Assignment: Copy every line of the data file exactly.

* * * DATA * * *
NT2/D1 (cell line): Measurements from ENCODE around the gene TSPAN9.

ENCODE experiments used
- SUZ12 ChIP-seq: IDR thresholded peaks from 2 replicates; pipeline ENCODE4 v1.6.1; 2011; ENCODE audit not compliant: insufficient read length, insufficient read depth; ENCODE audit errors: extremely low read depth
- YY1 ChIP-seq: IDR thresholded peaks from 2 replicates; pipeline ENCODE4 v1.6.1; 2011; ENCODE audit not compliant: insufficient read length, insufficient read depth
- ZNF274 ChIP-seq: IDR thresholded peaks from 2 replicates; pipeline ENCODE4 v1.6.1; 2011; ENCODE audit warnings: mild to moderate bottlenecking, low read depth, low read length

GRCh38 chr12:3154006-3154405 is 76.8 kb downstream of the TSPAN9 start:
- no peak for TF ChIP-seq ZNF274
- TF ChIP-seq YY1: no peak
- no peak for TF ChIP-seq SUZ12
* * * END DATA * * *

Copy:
NT2/D1 (cell line): Measurements from ENCODE around the gene TSPAN9.

ENCODE experiments used
- SUZ12 ChIP-seq: IDR thresholded peaks from 2 replicates; pipeline ENCODE4 v1.6.1; 2011; ENCODE audit not compliant: insufficient read length, insufficient read depth; ENCODE audit errors: extremely low read depth
- YY1 ChIP-seq: IDR thresholded peaks from 2 replicates; pipeline ENCODE4 v1.6.1; 2011; ENCODE audit not compliant: insufficient read length, insufficient read depth
- ZNF274 ChIP-seq: IDR thresholded peaks from 2 replicates; pipeline ENCODE4 v1.6.1; 2011; ENCODE audit warnings: mild to moderate bottlenecking, low read depth, low read length

GRCh38 chr12:3154006-3154405 is 76.8 kb downstream of the TSPAN9 start:
- no peak for TF ChIP-seq ZNF274
- TF ChIP-seq YY1: no peak
- no peak for TF ChIP-seq SUZ12